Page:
Dying languages

You may have heard that a large number of the world’s languages are dying. That may have caused you to wonder if it might be a waste to translate the Bible into those languages. That is a very good thing to wonder about! As you might expect, the answer is not a simple “yes” or “no”.

First, how many languages are dying out? Well, UNESCO has an Atlas of Endangered Languages (Moseley, Christopher (ed.). 2010. Atlas of the World’s Languages in Danger, 3rd edn. Paris, UNESCO Publishing)  which you can find on line at http://www.unesco.org/culture/languages-atlas/en/atlasmap.html.
For Ghana, it lists five languages as endangered. There are five degrees of endangerment ranging from vulnerable to extinct. Languages not endangered are listed as “safe”. Here is the UNESCO language vulnerability scale definitions for each degree of endangerment.

Degree of endangerment

Intergenerational language transmission


Most children speak the language, but it may be restricted to certain domains (e.g. home)

Definitely endangered

Children no longer learn the language as mother tongue in the home

Severely endangered

Language is spoken by grandparents and older generations while the parent generation may understand it, they do not speak it to children or among themselves

Critically endangered

The youngest speakers are grandparents and older, and they speak the languages partially and infrequently


There are no speakers left

None of the Ghana languages are extinct. Only one gets the next-worst ranking – “critically endangered”, and three get ranked as having the least severe degree of endangerment – “vulnerable” – where most people still speak the language. So it is far from certain that all of the five languages listed as endangered will die out. Even if they did, because there are more than 60 languages spoken in Ghana, at least 55 languages will continue. They are in no danger of dying out in the foreseeable future. In fact, almost all of them will probably even continue to grow. The situation is similar to this is much of Africa. On the other hand, many languages in other parts of the world seem to be headed toward almost certain extinction, as the following chart shows.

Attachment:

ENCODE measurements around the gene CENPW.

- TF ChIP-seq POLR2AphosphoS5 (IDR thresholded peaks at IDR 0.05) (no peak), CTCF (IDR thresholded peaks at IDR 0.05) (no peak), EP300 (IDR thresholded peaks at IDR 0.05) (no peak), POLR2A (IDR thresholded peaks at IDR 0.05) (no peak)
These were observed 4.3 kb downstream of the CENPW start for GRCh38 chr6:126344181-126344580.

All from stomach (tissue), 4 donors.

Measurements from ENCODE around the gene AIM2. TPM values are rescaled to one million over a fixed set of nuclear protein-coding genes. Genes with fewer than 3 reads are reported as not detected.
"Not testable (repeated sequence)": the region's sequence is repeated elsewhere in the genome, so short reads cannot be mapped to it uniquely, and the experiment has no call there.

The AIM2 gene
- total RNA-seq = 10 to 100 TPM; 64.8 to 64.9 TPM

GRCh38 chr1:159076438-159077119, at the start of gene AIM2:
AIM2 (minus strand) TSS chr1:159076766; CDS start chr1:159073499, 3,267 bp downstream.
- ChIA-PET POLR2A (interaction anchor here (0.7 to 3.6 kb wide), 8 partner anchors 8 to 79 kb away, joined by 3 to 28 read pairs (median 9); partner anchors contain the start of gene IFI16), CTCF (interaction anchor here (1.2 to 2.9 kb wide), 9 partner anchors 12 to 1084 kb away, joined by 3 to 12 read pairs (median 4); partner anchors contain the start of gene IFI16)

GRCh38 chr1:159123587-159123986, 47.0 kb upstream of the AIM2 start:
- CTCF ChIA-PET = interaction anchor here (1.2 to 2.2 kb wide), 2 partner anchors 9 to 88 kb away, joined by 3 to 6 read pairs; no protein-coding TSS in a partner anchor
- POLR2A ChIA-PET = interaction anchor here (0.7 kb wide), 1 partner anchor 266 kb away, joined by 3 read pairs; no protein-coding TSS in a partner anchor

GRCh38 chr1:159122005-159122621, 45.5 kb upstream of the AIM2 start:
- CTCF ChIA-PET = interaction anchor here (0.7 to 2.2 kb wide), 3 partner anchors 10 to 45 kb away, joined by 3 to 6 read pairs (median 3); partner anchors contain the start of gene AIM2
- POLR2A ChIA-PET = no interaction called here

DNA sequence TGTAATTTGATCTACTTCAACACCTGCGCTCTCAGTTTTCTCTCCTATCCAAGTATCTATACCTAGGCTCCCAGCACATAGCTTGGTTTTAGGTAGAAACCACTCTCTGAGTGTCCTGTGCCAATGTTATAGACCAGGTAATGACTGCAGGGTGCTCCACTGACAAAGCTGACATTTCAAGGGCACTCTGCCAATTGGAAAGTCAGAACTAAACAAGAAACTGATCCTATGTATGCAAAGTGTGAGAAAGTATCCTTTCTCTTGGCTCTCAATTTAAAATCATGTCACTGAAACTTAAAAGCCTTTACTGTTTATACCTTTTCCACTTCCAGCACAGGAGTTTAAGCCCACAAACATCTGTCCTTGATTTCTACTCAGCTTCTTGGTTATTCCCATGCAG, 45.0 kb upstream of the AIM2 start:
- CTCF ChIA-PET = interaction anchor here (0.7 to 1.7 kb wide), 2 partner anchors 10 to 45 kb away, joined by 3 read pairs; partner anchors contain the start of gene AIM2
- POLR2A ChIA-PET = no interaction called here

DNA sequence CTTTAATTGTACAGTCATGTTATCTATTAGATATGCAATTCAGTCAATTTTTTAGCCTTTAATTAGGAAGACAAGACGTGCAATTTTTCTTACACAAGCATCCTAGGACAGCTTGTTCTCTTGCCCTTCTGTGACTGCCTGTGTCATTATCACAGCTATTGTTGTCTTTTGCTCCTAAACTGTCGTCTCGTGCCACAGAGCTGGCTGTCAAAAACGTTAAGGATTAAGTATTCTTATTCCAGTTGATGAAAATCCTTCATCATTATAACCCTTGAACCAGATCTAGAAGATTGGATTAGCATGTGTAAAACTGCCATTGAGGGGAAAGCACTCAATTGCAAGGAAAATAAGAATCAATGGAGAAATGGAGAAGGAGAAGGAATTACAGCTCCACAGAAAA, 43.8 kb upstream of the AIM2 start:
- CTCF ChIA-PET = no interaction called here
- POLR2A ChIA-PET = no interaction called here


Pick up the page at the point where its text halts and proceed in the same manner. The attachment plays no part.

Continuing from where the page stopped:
Chart of languages in danger of dying worldwide

Chart of languages in danger of dying worldwide

Before we translate the Bible into a language, we do some research to find out if the language is dying, and other facts about it. This assures that we make a good investment of God’s resources. We also make the decisions by taking into account the situation for each language, not on the basis of global trends.
Lastly, some language trends are not developing the way many predicted. For example, it was thought that the Internet would cause the spread of English and the consequent death or marginalization of other languages. But according to a recent analysis of languages used on the Internet:
In 2009, it only took 37 languages to reach 98 percent of people on the web, but in 2012 it takes 48 languages to reach the same percentage
So it might be that the Internet is actually making a way for smaller languages to survive, perhaps even extend themselves. Trends in human society are rarely linear or easy to predict. What seems obvious, sometimes turns out to be false.
Rest assured that we pay special attention to the question of language death in our planning and decision-making. Our agenda is to serve people who speak languages that are very much alive.

If you liked this, you might also like Teach Them English.

2 thoughts on “Dying languages

  1. Excellent post.There was a study in UCLA about dying language.l spoke about the fate of the Arabic language ,it could survive to 2040.There are other languages which will vanish within 50 years.Translation is part of our human history.Man translated the Egyptian 5000 year old language to understand their civilization .Regards.jalal


  2. Pingback: Endangered Languages | Heart Language

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